France's Socialists snap at Macron's heels ahead of European election

By Elizabeth Pineau

PARIS (Reuters) - The leading candidate for France's Socialists in European elections, who is riding a surprise surge in opinion polls, on Friday pitched himself and his left-wing allies as the resistance to the rise of the far-right in Europe.

Voters in the 27 countries of the European Union will elect 720 lawmakers to the European Parliament for the next five years on June 6-9 and are expected to deliver a shift to the right.

France is no exception, with surveys showing voters handing Marine Le Pen's far-right National Rally party a record score in a European campaign with as much as 34% of voter intentions.

But the rise in polls of the French Socialists under Raphael Glucksmann, a moderate on the left, has been the surprise of the campaign, with his party surging to within a single point of Emmanuel Macron's second-placed Renaissance party, as the president's rightwards policy shift alienates some voters.

"We will be the leaders of the resistance," Glucksmann told Reuters in an interview. "The liberals and the conservatives are tempted to strike an alliance with the far-right, we need a group that blocks that," Glucksmann, 44, said.

"We will be this dam," he added.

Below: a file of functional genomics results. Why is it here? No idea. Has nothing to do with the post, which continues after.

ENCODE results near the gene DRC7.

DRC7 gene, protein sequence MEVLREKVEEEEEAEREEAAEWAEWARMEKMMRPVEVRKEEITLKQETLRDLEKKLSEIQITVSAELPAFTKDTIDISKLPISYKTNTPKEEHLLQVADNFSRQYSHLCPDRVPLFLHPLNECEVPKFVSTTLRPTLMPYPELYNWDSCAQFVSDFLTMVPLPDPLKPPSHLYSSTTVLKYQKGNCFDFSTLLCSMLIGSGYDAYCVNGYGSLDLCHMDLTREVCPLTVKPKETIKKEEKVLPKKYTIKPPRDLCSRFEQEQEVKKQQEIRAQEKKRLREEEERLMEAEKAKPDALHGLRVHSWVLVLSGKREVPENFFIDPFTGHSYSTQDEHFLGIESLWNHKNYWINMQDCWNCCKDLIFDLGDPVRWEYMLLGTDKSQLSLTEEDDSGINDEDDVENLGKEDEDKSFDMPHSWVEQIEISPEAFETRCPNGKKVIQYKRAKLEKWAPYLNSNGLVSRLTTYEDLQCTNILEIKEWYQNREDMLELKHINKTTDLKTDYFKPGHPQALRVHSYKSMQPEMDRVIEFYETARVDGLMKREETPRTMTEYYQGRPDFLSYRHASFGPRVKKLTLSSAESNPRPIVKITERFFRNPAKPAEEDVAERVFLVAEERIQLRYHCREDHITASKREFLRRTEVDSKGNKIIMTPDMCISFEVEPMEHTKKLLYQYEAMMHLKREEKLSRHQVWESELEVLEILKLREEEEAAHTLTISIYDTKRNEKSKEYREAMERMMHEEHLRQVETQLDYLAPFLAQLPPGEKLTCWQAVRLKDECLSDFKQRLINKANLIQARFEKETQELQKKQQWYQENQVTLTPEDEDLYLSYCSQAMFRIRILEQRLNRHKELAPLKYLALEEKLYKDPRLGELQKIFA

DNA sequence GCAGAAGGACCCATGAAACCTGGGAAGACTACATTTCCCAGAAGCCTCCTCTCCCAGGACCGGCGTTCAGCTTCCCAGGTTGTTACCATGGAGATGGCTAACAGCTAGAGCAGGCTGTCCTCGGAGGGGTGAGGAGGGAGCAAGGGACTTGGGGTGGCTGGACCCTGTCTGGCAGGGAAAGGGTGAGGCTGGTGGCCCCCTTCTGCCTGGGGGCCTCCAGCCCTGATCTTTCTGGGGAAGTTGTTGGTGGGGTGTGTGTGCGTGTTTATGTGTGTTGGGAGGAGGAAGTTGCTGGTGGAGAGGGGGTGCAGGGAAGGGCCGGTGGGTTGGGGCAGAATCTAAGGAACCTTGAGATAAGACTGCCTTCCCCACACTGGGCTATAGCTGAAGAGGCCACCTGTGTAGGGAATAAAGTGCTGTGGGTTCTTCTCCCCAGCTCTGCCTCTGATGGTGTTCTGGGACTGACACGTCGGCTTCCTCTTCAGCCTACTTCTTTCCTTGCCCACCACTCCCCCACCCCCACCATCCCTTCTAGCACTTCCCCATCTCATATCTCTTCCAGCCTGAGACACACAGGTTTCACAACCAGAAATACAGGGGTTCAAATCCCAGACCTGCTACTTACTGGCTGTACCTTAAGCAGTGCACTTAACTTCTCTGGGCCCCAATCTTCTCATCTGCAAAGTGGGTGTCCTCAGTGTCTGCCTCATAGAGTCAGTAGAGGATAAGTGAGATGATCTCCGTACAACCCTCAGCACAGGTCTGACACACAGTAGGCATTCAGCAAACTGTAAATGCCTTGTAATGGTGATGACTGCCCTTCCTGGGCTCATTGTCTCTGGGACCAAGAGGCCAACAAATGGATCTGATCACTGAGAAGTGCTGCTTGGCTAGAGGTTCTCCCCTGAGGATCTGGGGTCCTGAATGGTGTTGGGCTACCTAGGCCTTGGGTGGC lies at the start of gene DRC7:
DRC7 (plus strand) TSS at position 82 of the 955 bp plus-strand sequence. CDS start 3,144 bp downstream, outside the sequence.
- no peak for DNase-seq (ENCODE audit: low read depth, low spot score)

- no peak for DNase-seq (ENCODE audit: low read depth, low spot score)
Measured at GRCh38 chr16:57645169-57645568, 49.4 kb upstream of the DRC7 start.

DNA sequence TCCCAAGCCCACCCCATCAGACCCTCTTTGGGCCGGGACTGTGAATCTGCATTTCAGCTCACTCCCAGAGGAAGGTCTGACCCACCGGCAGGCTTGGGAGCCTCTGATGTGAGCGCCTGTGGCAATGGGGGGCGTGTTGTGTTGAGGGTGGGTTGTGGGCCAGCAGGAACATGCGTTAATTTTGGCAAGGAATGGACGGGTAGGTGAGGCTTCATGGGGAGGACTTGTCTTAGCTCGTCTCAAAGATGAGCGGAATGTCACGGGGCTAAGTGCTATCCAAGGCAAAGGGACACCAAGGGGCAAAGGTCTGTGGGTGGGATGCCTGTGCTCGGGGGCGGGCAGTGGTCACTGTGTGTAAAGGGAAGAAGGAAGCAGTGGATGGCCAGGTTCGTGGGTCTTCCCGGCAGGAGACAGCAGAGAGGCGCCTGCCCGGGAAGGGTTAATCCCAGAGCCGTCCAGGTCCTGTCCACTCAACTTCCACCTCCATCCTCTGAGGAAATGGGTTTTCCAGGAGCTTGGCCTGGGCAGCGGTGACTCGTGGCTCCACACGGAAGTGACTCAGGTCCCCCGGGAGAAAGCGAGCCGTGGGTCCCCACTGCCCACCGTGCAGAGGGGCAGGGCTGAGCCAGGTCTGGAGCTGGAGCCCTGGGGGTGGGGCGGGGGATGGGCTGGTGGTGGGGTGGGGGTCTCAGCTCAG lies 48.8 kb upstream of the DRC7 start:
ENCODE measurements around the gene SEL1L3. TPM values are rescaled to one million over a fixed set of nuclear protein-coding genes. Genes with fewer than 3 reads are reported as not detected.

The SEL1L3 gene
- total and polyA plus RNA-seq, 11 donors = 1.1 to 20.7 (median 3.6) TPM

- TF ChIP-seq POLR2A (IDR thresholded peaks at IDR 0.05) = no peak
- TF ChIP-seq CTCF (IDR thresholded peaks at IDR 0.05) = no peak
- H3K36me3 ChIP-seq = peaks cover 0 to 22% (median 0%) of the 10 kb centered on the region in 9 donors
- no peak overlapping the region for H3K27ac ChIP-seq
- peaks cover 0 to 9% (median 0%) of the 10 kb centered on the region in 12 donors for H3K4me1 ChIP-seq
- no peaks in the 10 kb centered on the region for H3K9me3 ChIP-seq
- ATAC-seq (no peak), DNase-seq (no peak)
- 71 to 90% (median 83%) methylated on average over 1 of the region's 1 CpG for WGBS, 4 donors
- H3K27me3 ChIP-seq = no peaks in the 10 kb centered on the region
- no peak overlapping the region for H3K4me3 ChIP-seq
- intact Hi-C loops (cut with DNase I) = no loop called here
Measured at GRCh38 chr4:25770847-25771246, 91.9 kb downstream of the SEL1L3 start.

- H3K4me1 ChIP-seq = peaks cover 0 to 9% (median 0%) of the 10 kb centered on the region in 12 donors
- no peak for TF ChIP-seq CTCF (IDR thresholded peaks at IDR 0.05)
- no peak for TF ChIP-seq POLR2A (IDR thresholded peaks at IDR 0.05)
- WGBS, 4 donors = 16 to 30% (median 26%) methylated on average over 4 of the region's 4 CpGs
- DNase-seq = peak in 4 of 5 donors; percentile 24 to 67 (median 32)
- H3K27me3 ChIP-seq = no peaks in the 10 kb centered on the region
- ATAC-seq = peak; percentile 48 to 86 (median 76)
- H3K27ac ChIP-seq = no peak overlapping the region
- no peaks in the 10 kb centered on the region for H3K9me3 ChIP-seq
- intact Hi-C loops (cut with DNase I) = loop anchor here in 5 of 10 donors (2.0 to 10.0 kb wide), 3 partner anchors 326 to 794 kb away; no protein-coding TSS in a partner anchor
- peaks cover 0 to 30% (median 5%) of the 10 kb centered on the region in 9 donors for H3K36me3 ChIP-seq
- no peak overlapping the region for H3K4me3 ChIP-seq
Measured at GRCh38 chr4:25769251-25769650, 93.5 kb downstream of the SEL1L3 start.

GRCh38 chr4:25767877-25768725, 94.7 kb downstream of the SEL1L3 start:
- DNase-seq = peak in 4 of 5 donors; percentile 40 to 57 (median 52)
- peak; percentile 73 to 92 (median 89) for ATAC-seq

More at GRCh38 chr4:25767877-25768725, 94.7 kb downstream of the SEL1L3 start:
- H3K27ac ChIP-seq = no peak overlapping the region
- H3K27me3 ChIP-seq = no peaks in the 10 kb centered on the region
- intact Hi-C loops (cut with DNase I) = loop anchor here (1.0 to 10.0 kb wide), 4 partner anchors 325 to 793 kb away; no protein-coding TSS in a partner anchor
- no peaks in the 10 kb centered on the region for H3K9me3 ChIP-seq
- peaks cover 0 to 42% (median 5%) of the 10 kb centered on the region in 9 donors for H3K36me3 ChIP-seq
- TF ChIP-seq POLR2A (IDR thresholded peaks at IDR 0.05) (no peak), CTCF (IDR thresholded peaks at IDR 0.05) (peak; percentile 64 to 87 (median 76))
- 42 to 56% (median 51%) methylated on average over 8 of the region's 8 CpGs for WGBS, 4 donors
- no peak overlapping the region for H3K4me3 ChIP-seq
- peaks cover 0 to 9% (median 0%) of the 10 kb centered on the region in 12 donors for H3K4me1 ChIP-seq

Discontent over immigration, crime and the cost of living will boost the far right, while pro-EU groups around the centre - the centre-right EPP, centre-left S&D, Greens and liberal Renew Europe - will likely lose voter share, polls show.

Glucksmann said the potential for deal-making between conservatives and far-right or nationalist parties threatened Europe.

Glucksmann, whose Socialists are polling at around 14%, said his rise in the polls from 10% in December was in part the result of his choice to distance himself from the hard left, which failed to condemn the Palestinian militant group Hamas as a terrorist organisation at the start of the Gaza war.

The conflict in Gaza has become a flashpoint during the campaign and fractured the left in France.

"I have never hesitated to condemn Hamas, a terrorist organisation," Glucksmann said. "However, I have also never flip-flopped when it came to condemning the burning to ashes of the Gaza Strip and the endless spread of colonies (Jewish settlements) in the West Bank."

The projected slim majority for the conservative, liberal and socialist groupings means Ursula von der Leyen, who heads the EU's executive arm, may not be assured of a second term should some of their lawmakers not endorse her. She needs the support of the EU's 27 leaders and a majority in parliament.

Asked whether he would support Von der Leyen, Glucksmann said he backed Nicolas Schmit, the Social Democrats' lead candidate, and Luxembourg's current European Commissioner.

The potential dominance of right-wing and nationalist parties in the EU parliament threatened European cohesion and efforts to combat climate change, Glucksmann said.

"Do we press 'pause' or move on to another phase of the green transition? Will we have a Parliament dominated by a conservative-nationalist right coalition that will jeopardize European integration?"

(Reporting by Elizabeth Pineau; Writing by Michel Rose; Editing by Ros Russell)